There are different routes, as Italian or French side. Among them, some are classic and can be extremely popular. They each have specific “natural” risks.
- The normal route via the Goûter hut
This is the route having the less technical difficulties, nevertheless it must be approached with distrust 74 fatalities from 1990 to 2011 (PGHM / Petzl Foundation study) due to the numerous rockfalls descending one of the gully (see below) one has to cross to reach the Goûter refuge.
Early in the season, when snow is melting, rocks and boulders are dislocated. Later, boulder and rockfalls are produced by the thaw action on the mountain side that climate change speed up. Wearing a helmet is mandatory. Tons of rocks can come down from hundreds meters higher!
From the Goûter refuge up, the route is entirely made of snow and ice, with the associated risks implied (icy slope, crevasses).
The Goûter couloir
The Goûter couloir is where most of the more serious accidents occur
Most are caused by a climber falling, often directly or indirectly related to a rock fall. In relation to traffic, there are at least as many accidents on the way down, particularly along the ridge. We also know that two thirds of all casualties were not roped, and that fewer accidents involve people accompanied by a professional guide. A study carried out in summer 2011 concerning the couloir alone estimated that one thousand of the estimated 17 000 crossings of the couloir were affected by rock fall. While rock falls can occur at any time of day or season, certain factors can aggravate or reduce the risk.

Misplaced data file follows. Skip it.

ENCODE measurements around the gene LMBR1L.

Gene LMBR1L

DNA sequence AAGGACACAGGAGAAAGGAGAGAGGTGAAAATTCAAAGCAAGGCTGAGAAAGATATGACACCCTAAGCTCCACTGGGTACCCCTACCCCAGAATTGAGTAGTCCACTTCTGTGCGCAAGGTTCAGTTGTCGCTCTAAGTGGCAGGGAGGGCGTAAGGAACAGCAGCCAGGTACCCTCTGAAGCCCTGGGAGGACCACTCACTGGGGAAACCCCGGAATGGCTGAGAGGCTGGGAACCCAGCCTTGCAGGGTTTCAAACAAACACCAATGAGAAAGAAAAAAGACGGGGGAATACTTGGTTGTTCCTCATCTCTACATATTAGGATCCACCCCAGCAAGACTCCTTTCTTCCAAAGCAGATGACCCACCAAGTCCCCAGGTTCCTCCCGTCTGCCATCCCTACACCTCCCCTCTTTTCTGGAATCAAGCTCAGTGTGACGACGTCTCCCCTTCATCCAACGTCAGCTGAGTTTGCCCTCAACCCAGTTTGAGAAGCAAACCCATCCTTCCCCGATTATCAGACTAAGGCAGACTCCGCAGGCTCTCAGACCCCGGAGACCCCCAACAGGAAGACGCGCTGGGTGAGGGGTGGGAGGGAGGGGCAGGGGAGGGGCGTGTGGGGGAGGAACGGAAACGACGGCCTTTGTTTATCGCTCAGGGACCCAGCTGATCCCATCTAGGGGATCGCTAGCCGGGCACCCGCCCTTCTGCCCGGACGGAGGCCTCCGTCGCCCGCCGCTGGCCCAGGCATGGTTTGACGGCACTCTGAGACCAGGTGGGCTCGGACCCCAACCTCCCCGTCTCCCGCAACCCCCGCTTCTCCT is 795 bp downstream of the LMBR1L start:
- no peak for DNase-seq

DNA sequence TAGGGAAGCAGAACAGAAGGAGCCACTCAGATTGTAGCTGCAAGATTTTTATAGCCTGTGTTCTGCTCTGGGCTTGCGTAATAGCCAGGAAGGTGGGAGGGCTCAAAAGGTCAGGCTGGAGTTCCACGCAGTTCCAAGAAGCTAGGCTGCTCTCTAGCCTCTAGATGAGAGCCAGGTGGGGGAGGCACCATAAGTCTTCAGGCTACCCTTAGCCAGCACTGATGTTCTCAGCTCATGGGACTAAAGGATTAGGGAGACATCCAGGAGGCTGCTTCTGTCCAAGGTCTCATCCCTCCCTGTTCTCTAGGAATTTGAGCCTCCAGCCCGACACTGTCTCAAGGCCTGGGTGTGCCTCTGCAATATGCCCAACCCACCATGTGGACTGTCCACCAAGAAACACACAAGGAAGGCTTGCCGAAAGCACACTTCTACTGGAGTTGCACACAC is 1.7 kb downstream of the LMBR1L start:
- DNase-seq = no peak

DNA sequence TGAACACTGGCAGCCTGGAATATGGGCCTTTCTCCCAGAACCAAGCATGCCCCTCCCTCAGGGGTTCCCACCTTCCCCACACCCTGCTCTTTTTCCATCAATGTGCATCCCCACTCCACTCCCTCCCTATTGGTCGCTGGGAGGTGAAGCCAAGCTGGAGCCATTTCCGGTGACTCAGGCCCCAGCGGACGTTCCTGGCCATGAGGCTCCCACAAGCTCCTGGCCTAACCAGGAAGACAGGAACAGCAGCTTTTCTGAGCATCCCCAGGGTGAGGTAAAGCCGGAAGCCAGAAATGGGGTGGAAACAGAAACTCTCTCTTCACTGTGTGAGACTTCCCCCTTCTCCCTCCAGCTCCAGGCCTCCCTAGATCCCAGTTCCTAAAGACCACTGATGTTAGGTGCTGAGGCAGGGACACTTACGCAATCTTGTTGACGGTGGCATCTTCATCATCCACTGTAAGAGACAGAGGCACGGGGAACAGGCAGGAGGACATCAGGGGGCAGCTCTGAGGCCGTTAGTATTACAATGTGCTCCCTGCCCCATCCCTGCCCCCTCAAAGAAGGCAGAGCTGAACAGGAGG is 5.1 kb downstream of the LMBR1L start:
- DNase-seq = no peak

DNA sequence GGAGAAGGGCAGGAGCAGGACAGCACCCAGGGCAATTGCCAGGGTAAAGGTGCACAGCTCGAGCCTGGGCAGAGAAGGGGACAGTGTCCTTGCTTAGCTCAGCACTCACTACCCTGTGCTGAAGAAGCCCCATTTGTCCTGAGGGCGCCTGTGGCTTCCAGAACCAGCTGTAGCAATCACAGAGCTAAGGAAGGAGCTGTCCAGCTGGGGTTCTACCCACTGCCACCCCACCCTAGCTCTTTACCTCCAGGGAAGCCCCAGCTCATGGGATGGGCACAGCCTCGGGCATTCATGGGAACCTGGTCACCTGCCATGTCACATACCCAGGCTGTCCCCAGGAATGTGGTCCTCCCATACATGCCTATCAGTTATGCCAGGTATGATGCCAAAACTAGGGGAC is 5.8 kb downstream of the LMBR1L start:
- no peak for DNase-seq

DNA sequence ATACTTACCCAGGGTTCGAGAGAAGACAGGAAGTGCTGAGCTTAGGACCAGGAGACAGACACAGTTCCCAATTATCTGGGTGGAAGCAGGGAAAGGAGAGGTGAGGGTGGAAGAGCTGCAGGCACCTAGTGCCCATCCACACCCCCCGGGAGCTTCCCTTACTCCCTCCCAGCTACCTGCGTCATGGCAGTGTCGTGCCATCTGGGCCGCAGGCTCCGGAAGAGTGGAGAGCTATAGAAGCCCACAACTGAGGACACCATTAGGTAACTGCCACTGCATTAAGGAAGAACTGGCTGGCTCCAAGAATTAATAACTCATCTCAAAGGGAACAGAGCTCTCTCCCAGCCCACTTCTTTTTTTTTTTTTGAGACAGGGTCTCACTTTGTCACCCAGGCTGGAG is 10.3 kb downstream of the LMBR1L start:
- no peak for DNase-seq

Risk aggravating factors :
• Temperatures above 0°C.
• Dry air : nice, sunny weather.
The most critical time is between 11 am and 1.30 pm.
Risk reducing factors :
• Temperatures below 0°C.
• Cloudy weather, with little sun. The presence of snow in the couloir has no influence on the regularity of rock falls. However, it does help to prevent other blocks being pulled down and rocks rebounding along the couloir.
For more information : www.fondation-petzl.org
How to cross the Goûter couloir ?
As with all the other parts of the routes, accessing the current conditions remains an essential factor when choosing the techniques to be implemented. The main principles to be remembered include :
• Always wear a helmet and stay roped together.
• Prepare your equipment a good distance before crossing the couloir and not closed to the edges, which are highly exposed.